March 19, 2002
Novelist Cynthia Ozick to
Appear at Smith College
FOR IMMEDIATE RELEASE
NORTHAMPTON, Mass.-The Program in Jewish
Studies at Smith College will present a lecture by acclaimed
American novelist, essayist and critic Cynthia Ozick at 5 p.m.
on Monday, April 8, in Seelye Hall 106. The event is free, open
to the public and wheelchair accessible.
Ozick's topic, "What Isaac Babel Knew (and Western Intellectuals
Didn't)," coincides with the recent release of "The
Complete Isaac Babel" (Norton, 2001), for which she wrote
the introduction. One of the leading American writers of today,
Ozick will comment on the tension between art, identity and politics
in the life and fiction of Russian-Jewish writer Isaac Babel
(1894-1940). Her talk is co-sponsored by the program in comparative
literature and the department of Russian language and literature
at Smith College.
Ozick is the author of more than half a dozen works of prose
fiction, including "The Pagan Rabbi and Other Stories,"
"The Cannibal Galaxy," "The Shawl" and "The
Puttermesser Papers." She has also published several
collections of literary essays, including "Art and Ardor,"
"Metaphor & Memory," "Fame & Folly"
and "Quarrel & Quandary." Her fiction and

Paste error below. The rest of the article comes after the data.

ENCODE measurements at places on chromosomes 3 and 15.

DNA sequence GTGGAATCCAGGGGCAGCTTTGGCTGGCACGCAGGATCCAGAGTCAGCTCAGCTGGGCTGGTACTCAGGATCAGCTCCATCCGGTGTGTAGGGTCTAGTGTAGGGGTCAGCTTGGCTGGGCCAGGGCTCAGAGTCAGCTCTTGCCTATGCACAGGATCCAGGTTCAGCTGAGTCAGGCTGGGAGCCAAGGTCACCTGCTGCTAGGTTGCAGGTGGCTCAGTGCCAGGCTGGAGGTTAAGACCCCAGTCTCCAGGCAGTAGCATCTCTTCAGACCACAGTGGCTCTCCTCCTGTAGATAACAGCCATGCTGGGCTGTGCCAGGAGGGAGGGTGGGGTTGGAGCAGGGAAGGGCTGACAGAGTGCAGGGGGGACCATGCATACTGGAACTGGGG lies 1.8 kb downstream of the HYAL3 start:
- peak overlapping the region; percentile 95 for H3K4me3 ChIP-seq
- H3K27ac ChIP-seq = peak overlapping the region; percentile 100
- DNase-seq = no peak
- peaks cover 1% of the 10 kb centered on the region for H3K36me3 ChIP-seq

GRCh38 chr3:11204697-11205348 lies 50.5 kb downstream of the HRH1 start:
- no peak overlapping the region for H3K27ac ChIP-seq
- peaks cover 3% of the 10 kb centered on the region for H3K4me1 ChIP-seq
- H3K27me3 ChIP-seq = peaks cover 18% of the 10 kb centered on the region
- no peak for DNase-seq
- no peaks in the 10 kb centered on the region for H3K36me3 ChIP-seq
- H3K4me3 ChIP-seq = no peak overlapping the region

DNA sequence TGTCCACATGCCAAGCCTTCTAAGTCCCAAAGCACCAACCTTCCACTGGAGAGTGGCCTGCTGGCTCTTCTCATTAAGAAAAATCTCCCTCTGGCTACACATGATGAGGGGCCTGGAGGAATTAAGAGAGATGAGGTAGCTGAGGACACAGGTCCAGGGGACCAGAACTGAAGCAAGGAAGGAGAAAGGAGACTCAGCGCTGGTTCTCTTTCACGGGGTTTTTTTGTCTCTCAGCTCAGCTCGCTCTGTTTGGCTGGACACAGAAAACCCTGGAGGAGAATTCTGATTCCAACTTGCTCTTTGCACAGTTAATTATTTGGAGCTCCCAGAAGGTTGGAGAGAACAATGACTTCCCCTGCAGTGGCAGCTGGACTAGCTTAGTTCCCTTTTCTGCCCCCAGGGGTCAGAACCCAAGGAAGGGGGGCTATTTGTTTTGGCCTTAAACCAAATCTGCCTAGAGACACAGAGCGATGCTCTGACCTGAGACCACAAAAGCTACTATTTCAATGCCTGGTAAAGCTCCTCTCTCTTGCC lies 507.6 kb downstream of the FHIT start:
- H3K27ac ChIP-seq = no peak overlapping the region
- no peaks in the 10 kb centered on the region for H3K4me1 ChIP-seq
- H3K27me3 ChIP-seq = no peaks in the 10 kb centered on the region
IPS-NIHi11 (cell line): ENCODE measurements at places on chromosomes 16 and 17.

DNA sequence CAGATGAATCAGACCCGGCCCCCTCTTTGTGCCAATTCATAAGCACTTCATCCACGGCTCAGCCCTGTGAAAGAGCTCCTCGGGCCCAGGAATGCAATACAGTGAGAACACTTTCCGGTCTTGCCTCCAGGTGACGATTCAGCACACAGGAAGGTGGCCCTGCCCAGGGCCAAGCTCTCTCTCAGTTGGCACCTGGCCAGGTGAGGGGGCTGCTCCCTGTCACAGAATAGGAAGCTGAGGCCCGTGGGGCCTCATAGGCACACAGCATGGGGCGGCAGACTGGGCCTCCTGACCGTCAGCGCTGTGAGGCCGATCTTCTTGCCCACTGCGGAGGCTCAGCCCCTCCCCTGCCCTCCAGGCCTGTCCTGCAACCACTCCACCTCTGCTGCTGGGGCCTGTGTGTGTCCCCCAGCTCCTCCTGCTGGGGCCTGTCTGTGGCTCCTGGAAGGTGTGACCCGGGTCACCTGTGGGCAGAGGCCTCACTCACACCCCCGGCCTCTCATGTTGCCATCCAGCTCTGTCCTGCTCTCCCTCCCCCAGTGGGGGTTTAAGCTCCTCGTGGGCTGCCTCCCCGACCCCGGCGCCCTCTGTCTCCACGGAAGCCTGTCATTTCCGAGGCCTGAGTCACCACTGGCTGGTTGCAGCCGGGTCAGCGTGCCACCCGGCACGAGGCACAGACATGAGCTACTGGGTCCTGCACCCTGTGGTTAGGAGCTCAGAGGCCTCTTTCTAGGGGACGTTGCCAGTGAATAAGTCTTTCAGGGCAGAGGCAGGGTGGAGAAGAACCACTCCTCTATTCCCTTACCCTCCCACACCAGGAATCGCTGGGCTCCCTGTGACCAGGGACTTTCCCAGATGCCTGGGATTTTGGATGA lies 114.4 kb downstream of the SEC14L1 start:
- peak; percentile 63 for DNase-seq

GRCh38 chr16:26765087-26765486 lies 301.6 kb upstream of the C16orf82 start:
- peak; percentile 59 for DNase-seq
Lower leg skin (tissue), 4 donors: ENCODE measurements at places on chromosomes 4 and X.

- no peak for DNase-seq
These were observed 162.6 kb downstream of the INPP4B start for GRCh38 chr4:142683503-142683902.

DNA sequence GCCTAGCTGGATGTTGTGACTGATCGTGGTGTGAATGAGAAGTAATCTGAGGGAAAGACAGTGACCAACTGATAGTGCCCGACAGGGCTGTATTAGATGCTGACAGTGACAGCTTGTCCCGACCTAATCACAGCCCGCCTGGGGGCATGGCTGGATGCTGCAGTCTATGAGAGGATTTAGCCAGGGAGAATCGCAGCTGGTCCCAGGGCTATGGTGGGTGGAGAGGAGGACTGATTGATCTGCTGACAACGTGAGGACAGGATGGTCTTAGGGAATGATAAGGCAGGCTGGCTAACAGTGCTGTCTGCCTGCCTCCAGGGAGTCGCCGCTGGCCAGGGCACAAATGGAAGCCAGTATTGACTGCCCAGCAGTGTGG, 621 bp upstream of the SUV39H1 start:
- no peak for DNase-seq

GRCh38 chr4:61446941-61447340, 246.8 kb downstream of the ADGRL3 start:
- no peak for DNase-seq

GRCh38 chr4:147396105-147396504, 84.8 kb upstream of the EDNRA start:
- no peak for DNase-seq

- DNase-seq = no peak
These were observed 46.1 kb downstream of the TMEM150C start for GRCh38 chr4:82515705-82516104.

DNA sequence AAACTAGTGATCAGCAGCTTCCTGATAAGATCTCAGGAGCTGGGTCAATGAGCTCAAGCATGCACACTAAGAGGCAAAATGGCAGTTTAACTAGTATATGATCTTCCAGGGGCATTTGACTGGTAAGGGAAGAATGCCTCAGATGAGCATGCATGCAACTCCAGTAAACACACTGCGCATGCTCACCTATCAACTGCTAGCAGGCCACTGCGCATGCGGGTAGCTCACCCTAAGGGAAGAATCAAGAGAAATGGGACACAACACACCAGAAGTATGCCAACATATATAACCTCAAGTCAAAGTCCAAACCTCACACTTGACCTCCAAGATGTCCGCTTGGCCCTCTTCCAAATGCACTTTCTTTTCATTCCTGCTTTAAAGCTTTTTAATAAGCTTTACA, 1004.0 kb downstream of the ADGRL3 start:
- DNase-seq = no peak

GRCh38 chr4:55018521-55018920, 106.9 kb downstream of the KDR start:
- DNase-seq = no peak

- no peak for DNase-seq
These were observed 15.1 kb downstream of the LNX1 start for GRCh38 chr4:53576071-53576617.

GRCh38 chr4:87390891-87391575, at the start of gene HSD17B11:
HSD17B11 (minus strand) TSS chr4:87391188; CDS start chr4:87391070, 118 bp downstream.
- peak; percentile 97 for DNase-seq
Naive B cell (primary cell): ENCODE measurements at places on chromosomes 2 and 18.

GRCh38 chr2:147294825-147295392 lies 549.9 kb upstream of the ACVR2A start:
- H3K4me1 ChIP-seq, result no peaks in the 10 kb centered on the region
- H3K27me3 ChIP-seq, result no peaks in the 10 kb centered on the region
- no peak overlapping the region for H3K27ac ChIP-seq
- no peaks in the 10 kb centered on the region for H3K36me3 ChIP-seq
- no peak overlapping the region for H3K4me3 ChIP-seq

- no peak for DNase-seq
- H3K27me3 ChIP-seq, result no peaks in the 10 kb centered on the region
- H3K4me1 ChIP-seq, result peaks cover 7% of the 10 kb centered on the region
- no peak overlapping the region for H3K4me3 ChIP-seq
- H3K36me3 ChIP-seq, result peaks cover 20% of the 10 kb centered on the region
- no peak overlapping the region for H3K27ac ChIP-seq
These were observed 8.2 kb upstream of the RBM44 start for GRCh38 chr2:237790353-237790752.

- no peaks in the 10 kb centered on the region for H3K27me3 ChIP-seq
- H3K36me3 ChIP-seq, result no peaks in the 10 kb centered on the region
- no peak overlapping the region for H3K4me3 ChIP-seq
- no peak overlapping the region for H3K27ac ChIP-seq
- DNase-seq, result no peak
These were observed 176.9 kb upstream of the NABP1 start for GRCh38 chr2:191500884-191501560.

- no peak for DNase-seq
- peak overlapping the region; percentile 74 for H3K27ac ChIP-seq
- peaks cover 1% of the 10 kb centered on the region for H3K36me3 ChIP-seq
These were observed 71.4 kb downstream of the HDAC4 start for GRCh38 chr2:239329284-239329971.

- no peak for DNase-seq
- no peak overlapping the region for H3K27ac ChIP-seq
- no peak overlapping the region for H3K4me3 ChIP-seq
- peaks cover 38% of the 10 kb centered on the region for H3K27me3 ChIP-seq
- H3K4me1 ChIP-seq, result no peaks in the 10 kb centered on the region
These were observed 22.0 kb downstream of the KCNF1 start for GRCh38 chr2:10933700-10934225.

essays have appeared in leading national publications, including
the New Yorker, Harper's, the Atlantic Monthly, the New Republic
and the New York Review of Books, and have been anthologized
in collections such as "Best American Short Stories,"
"Best American Essays" and "The Norton
Anthology of Jewish American Literature."
Among her many prizes, Ozick is a recipient of the National Book
Critic's Circle Award for Criticism, the John Cheever Award,
and several O. Henry First Prize Story Awards. She has twice
been a finalist for the National Book Award, and a finalist for
the Pulitzer Prize. Over the course of her career, she has received
16 honorary degrees, most recently from her alma mater, New York
Ozick's lecture will be followed by a public reception to be
held in Seelye 207. For more information, call Jayne Mercier
in the Jewish Studies Program office at (413) 585-3390.